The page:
Following the death of Thomas Eric Duncan, the first US Ebola patient, and the hospitalization of two nurses who had been treating Duncan, health care workers who had any kind of contact with the patient were warned not to travel. Unfortunately, this warning came after a lab worker who had handled Duncan’s samples embarked on a Carnival cruise to Belize and Mexico.
CNN reported that the Texas Health Presbyterian Hospital worker never came into direct contact with Duncan, but did handle samples that contained Ebola. She exhibited no symptoms of Ebola on the cruise, but elected to quarantine herself in her cabin as a precaution. She was on the cruise during the 21-day stretch of time that could have been the incubating period for Ebola if she had contracted the virus from Duncan.
The more than 4,000 passengers who were on the Carnival Magic with the health care worker were informed over a public address system that the woman was being monitored for Ebola. While no special restrictions were placed on other passengers, the health care worker was not allowed to disembark when the ship docked in Belize, and the ship had to cancel its port stop in Cozumel, Mexico (one of the cruise’s top port destinations).
Over the October 18th weekend, a US Coast Guard helicopter hovered over the Carnival Magic to pick up a blood sample from the health care worker. Fortunately, the tests came back negative for Ebola, and the ship was able to return to its home port in Galveston, Texas on October 19th. The ship’s passengers received $200 in credits for the missed stop in Cozumel and a 50% discount on future cruises.
Although it has become a tragic epidemic in Western Africa, Ebola is not an airborne virus and is therefore much harder to catch than the flu or a common cold. It is not spread during the incubation period, when patients are asymptomatic, and when there are symptoms, it can only be spread by direct contact with the bodily fluids of the infected person. Knowing all this, it was highly unlikely that the health care worker posed any serious threat to other patients. However, the false alarm on the Carnival Magic does raise an important question: how well-equipped are cruise ships to deal with any kind of viral outbreak?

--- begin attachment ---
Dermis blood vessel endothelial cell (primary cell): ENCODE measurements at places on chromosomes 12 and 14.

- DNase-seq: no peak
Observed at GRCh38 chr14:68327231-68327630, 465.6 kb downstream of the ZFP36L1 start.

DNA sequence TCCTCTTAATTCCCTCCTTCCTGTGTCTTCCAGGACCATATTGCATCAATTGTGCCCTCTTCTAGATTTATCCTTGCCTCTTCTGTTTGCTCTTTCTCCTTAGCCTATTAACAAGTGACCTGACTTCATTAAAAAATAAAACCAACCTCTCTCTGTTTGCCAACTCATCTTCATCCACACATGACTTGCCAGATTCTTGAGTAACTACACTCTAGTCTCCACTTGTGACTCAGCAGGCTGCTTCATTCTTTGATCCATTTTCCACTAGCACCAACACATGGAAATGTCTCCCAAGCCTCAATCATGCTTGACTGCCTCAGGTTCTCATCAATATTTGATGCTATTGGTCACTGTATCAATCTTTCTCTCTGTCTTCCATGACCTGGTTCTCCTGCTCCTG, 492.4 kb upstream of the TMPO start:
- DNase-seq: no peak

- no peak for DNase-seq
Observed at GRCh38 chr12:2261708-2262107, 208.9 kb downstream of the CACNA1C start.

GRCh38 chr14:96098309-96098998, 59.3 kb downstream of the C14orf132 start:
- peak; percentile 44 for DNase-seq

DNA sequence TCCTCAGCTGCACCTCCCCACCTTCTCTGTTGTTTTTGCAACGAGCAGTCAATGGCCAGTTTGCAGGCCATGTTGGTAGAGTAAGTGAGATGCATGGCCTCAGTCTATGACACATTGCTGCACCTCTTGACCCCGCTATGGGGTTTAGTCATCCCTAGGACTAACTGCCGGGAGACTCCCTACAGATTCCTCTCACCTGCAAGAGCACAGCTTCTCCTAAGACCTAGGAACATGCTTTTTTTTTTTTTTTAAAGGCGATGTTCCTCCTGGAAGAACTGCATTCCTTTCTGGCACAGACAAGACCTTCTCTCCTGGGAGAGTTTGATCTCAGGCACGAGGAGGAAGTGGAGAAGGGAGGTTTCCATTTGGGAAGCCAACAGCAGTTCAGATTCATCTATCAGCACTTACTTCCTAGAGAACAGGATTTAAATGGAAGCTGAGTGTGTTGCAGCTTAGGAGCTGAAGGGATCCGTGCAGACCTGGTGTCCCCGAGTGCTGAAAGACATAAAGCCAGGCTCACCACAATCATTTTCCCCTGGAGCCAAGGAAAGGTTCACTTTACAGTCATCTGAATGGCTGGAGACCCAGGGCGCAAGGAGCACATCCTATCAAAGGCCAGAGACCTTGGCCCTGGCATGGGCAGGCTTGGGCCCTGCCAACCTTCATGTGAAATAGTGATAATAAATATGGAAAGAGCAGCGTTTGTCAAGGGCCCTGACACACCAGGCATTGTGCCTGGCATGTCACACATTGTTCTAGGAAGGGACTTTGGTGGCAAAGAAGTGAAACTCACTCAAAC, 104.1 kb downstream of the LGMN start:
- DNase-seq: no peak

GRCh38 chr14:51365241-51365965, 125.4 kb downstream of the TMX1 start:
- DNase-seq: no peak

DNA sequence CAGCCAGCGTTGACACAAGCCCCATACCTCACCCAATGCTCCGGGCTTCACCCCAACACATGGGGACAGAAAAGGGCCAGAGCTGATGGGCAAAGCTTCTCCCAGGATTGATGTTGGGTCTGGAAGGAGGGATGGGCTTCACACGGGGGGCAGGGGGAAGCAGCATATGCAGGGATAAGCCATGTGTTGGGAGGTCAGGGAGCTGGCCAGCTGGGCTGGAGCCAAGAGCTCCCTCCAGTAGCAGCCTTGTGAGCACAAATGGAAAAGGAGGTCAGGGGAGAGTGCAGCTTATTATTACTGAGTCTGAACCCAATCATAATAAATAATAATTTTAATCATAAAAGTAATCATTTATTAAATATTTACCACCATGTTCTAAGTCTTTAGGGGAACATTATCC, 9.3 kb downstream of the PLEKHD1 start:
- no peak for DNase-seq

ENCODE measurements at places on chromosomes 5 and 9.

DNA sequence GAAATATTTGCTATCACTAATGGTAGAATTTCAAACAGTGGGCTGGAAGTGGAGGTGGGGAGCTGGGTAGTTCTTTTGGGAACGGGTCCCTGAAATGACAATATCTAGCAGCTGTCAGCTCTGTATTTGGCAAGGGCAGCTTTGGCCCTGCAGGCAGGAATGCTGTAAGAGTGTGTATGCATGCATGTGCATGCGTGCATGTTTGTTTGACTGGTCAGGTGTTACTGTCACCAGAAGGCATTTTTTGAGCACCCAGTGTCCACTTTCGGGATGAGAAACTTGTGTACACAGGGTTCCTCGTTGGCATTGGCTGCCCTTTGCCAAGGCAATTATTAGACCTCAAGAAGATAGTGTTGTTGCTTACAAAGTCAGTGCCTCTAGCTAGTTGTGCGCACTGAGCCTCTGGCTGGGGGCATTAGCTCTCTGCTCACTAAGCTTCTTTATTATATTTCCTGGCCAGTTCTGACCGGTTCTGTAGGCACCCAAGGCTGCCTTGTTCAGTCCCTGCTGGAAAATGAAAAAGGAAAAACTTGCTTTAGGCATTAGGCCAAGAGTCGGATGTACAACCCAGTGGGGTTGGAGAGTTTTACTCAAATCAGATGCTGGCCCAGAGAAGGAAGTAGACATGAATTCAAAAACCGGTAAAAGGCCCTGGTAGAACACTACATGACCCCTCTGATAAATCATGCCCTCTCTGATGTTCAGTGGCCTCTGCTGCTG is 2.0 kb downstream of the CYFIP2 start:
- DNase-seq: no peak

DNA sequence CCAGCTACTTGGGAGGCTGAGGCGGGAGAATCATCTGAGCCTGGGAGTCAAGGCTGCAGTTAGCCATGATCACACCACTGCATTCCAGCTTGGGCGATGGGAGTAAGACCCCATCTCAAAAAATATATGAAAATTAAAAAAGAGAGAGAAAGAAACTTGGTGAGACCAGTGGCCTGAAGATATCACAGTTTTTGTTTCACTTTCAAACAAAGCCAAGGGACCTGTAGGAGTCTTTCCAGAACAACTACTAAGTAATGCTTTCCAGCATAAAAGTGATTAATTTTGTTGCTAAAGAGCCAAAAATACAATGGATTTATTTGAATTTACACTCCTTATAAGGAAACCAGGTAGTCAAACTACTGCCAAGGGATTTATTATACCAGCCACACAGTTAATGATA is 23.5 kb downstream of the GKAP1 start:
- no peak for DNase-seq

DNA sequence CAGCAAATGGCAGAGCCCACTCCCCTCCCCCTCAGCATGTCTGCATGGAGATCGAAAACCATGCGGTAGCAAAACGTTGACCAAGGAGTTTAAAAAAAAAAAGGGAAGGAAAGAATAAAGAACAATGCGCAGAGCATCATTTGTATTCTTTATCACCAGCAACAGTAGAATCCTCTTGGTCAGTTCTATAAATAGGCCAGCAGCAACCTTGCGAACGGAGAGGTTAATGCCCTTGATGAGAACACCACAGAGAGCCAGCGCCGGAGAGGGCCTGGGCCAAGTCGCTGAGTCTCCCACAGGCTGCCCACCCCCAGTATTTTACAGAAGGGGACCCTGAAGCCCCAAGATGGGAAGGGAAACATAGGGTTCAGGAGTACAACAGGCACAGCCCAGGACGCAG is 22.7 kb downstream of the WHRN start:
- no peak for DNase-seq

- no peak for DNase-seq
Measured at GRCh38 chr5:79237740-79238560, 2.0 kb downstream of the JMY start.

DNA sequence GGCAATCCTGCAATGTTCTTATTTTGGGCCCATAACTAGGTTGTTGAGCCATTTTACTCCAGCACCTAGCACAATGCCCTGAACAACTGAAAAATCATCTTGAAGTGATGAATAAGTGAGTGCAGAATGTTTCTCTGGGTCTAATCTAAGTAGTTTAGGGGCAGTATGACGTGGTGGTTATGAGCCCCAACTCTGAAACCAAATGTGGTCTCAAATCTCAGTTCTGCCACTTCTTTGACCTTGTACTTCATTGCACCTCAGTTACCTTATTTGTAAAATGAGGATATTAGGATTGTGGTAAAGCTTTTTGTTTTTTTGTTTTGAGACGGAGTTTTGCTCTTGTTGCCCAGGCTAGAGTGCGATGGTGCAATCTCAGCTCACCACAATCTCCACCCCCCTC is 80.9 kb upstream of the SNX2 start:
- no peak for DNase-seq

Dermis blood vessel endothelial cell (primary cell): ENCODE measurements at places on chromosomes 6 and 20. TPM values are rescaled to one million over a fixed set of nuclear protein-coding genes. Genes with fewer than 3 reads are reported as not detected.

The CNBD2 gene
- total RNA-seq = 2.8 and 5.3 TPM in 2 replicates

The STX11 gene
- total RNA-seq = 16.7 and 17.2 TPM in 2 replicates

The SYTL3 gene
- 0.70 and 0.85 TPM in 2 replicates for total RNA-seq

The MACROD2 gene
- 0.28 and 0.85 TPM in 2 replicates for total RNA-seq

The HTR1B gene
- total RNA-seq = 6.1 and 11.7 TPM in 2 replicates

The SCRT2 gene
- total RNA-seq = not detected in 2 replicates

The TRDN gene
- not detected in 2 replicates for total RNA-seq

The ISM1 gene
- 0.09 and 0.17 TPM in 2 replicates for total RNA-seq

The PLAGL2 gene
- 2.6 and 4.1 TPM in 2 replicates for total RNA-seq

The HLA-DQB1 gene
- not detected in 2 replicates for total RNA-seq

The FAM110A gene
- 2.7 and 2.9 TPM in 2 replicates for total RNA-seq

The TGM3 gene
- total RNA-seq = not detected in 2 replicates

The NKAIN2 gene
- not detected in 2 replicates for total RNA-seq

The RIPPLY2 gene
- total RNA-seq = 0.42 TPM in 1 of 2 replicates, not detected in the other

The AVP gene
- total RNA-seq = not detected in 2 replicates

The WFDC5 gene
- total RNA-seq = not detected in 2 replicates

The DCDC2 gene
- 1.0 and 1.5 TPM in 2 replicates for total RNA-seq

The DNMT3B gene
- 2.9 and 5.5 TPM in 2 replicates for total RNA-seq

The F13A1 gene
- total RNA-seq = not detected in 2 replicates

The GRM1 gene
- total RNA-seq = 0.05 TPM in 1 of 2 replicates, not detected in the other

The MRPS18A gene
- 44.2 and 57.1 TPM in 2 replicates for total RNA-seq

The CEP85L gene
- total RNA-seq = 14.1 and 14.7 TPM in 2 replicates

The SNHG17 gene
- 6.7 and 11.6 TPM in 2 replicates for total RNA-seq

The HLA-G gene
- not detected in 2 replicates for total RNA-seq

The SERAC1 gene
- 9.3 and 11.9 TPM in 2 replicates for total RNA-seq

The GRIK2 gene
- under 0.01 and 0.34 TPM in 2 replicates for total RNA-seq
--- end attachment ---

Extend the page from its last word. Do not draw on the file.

Cruise Ships and Virus Containment
Large cruise ships typically carry thousands of passengers and crew members in a contained space with lots of shared public areas, such as pools and dining rooms. Because of this, it is relatively easy for certain hardy viruses to spread and infect a large percentage of the people on board this ship. Norovirus is the most well-known outbreak culprit on cruise ships in recent history, and several cruise ships actually had to cut their trips short last year after particularly insidious norovirus infections. Norovirus symptoms can be severe and have led to personal injury lawsuits in the past; in fact, earlier this year, passengers who were on a Fred Olsen cruise recovered a 280,000 pound settlement (roughly 450,000 US dollars) for suffering severe diarrhea, vomiting, and stomach cramps when norovirus broke out on the ship.
It is obviously not in a cruise ship’s best interest to have hundreds of passengers and crew members falling sick, or to have to pay out a settlement in the wake of a viral outbreak, so it may be time for cruise lines to adopt more stringent methods for dealing with infection. Many cruise lines already participate in the Centers for Disease Control’s Vessel Sanitation Program, which is set up to help prevent the introduction, transmission, and spread of gastrointestinal illnesses.
However, cruise lines should also make sure that all their staff and crew members are trained to handle any kind of viral outbreak—as well as scares like the one that occurred recently on the Carnival Magic. Cruise ships should also ensure that they have the medical resources and health care providers necessary to handle a potential viral outbreak. If there is an outbreak on a ship, the cruise line should make sure the ship goes through a thorough sanitation process (fortunately, many ships already do this through the Vessel Sanitation Program).
If you suffer any kind of injury or illness while you’re on a cruise, contact a qualified maritime lawyer to determine if you may be eligible for compensation. If the cruise line failed to take the proper steps to sanitize their ship, or if a ship doctor did not provide you with the care that any reasonable doctor would have, they should be held accountable.
About the Author:
Andrew Winston is a partner at the personal injury law firm of The Law Office of Andrew Winston. He has been recognized for excellence in the representation of injured clients by admission to the Million Dollar Advocates Forum, is AV Rated by the Martindale-Hubbell Law Directory, and was recently voted by his peers as a Florida “SuperLawyer”—an honor reserved for the top 5% of lawyers in the state—and to Florida Trend’s “Legal Elite.”